I heart Doner Kebap, and I’m not afraid to show it.

Thanks to blogger Abstract Dynamics for our newest connective link to the rumbling unconscious that is the internet.  I really don’t take these lightly, particularly when one considers that the link above mine belongs to an MIT professor.  Ay, papi!  Rarified company.  Thanks!

Generally I write about my most recent dining experiences.  I find that the details fade so quickly in my mind, and my enthusiasm has often drifted along to the next GREAT THING that I’ve discovered – key to getting my point across to you is to harness that enthusiasm into the article.  So I’m going to try and fake it this time, because I haven’t had either of my favorite Doner Kebap sandwiches since June of ’02, and I haven’t had one I could say I was happy with since this past April.

Let’s start with the basics: Doner Kebap is a Turkish fast food that has rapidly become more popular than hamburgers or sausages in the fast food segment of the German and Austrian diets.  Turks are the largest minority group in Germany, and Germans’ Doner obsession is, I think, the surest sign that their toehold in Germany is more than impermanent.

Doner Kebap is very similar to the schwarma that we all know and love from our local falafelries, but that’s about the closest comparison I can make.  Why?  Simply because, like schwarma, Doner Kebap is more of a category than a set item.  The meats vary wildly in type and quality, the sauces range from tadzhiki-style yogurt, to a conventional chile sauce, to what looks like spicy Thousand Island dressing, and the breads?  Could range from dry pita to fluffy flatbread.  Intrigued yet?

Not surprisingly, the best two Doners I’ve ever had were about as different as could be.  Very surprisingly, they were not in Berlin, which has among the biggest Turkish populations in Germany – indeed, they weren’t even in Germany but the southern provincial capital of Graz, Austria.  “Graz, Austria?”  I can hear you scratching your heads, “But I’ll never go there!”  I realize that it’s not exactly a tourist destination but, culinarily speaking, it is a land of many unique things that I’ll be writing articles about at some point.

Anyway, about the Doner – there’s always a Doner stand by train stations in Germany and Austria, much like McDonald’s surgically attaches itself to any port of entry and exit in the US (why, oh why, can’t we get decent airport food?).  But the unique thing about Euro-Kebap in Graz (on Bahnhofguertel across from the train station) was that, unlike most train station fast food, this one was actually GOOD.

I believe Euro-Kebap was chicken-based.  I say this not because I’ve forgotten, but because I’m never sure with the kind of mystery-meat kebap that Euro used.  The meat was perfectly cooked, though – the huge pre-cooked layered skewer was shimmering with grease, and these guys move enough meat in a day that they can turn up their rotisseries to a much higher temperature than your average place in America (they also don’t save the meat overnight, kids – can you believe it?).  The bread was pita style, which is fine except when the grease and sauce soak through and get everywhere (though that was kind of part of the fun).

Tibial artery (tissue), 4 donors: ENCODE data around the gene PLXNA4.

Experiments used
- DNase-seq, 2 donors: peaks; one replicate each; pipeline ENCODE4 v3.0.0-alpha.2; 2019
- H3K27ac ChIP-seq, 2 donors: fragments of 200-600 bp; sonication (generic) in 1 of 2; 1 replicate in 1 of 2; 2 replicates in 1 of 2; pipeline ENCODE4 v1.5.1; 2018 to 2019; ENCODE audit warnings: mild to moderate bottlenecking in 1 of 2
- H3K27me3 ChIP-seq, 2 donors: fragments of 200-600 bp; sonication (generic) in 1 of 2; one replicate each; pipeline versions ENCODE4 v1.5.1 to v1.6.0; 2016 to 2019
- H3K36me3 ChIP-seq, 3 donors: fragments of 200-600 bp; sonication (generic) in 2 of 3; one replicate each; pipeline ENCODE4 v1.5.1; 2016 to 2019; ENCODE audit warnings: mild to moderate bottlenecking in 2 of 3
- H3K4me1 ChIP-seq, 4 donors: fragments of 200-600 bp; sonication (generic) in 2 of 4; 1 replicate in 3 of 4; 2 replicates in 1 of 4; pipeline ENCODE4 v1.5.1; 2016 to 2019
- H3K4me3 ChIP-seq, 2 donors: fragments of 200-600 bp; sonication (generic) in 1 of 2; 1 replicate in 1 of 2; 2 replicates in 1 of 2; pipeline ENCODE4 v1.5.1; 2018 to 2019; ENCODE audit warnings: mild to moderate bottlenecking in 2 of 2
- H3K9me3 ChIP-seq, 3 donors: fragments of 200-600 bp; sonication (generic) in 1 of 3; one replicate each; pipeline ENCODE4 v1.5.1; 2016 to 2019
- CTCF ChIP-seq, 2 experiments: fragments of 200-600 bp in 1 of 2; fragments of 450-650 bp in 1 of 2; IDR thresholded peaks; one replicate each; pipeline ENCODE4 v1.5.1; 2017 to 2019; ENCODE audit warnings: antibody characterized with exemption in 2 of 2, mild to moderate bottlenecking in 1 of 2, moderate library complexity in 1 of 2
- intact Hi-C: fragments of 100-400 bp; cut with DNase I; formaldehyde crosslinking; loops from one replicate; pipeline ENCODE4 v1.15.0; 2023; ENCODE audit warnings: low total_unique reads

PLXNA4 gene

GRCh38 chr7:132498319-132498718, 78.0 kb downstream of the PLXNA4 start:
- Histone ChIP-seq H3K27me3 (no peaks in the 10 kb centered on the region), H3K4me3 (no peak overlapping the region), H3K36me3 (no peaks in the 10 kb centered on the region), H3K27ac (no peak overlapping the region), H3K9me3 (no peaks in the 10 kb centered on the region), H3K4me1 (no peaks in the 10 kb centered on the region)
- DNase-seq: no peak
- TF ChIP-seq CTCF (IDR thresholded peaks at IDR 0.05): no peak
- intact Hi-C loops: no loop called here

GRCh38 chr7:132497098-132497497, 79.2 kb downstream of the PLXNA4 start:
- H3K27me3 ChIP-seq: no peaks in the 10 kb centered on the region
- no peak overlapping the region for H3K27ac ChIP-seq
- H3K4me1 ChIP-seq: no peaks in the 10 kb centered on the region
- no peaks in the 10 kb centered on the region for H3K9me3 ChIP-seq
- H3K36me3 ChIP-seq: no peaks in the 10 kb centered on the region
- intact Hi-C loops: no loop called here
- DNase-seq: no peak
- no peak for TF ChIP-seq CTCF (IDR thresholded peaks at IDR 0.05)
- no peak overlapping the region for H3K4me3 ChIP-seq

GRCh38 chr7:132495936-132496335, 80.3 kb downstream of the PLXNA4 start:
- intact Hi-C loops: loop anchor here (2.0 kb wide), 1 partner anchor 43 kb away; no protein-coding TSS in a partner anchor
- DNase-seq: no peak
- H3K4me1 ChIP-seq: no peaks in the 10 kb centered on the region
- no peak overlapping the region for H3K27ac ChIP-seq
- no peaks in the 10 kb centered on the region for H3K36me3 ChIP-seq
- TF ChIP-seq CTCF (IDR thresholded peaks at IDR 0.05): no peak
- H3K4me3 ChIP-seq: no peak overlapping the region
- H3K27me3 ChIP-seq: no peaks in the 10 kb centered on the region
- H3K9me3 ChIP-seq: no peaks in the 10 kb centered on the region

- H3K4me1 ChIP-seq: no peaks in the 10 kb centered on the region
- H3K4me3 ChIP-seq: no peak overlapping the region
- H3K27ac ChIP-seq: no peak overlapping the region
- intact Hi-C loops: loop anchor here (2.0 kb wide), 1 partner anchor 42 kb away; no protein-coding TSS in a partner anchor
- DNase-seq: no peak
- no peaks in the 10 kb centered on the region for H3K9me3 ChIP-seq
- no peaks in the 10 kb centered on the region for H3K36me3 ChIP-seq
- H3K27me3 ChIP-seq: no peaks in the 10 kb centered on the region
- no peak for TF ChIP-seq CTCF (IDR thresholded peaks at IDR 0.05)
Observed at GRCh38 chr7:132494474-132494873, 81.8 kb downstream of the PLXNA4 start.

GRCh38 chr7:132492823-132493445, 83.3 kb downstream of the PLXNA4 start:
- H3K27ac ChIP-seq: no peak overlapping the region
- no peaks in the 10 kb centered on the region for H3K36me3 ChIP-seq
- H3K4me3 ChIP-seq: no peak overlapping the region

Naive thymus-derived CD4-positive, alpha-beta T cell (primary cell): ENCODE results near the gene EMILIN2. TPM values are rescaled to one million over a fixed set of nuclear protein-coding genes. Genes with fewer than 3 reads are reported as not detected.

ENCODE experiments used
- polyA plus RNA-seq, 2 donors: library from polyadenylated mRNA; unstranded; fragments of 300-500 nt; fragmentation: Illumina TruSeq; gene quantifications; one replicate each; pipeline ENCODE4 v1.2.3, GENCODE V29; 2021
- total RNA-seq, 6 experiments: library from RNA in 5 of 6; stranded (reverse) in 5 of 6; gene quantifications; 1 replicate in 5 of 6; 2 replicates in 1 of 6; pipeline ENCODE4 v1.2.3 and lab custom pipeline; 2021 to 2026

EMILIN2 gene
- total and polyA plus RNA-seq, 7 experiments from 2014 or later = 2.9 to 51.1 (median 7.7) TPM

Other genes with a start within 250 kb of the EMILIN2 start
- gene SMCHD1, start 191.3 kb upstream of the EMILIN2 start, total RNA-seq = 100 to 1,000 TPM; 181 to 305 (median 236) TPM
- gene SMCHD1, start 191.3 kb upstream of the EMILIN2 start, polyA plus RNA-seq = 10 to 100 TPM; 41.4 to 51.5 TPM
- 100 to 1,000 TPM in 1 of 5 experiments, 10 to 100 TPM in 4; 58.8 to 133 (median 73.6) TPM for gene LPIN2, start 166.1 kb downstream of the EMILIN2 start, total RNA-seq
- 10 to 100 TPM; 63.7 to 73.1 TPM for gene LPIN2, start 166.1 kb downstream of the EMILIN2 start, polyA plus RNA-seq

As always, with Doner, you can order “alles” and receive lettuce, tomatoes, and onions, or indicate which toppings do or don’t tickle your fancy.  Requesting “scharf” (spicy) in this case defines your choice of sauce – the orange spicy sauce in lieu of the afore-mentioned white sauce, which is a little less tadzhiki-ish here by virtue of its thickness.

However, I believe the pinnacle of the sandwich will always be defined by the best bread, and, unfortunately, Euro-Kebap’s pita does not live up to the round Turkish bread of my other favorite place, which unfortunately I can’t recall the name of.  I’m going to dub it “Family Kebap,” because it’s run by a father and son who are very friendly and, if I recall correctly, speak excellent English.  (I’d love to go back and grill them about where they’re from and all, now that I’ve got this gig.)  I do know that you can get there by taking any Strassenbahn to Jakominiplatz and walking southwest on Reitschulgasse – it should be on the left-hand side before you get to Dietrichsteinplatz.

Back to the bread – it’s called pide, and it was pointed out to me by this website that it is sort of reminiscent of Italian Focaccia.  Good call!  I would call it slightly less tough than Focaccia – it’s doughier in consistency, which aids in the soaking up of the meat juices and sauce.

Speaking of meat, Family’s Doner is lamb-based, which means an even bigger monster of a meat-on-a-stick from which your very tasty meat is carved.  The texture and look of the meat on the skewer is sort of like the Doner Kebap place on MacDougal, except that it’s not rancid.  The sauce is your usual white sauce, and if you order it “scharf,” you’ll get a generous sprinkling of some pretty hot dried chiles (looks like your neighborhood pizza’s spice topping, tastes much better).

So, better meat, better bread, not as good sauce – Family Kebap was definitely my favorite, but my friends all liked Euro-Kebap better.  What’s a brother to do?  Well, I ate a hell of a lot of both of them, as well as at a couple different places in Berlin that served good but not great versions.  Never did I pay more than 3.50 for one, and this was back when the Euro was way under the dollar in value.  The Doner Kebap was far and away the best food deal of my entire trip to Europe and that includes the late night chips, cheese, and beans extravaganza that I had at Oxford.  Dynamite!

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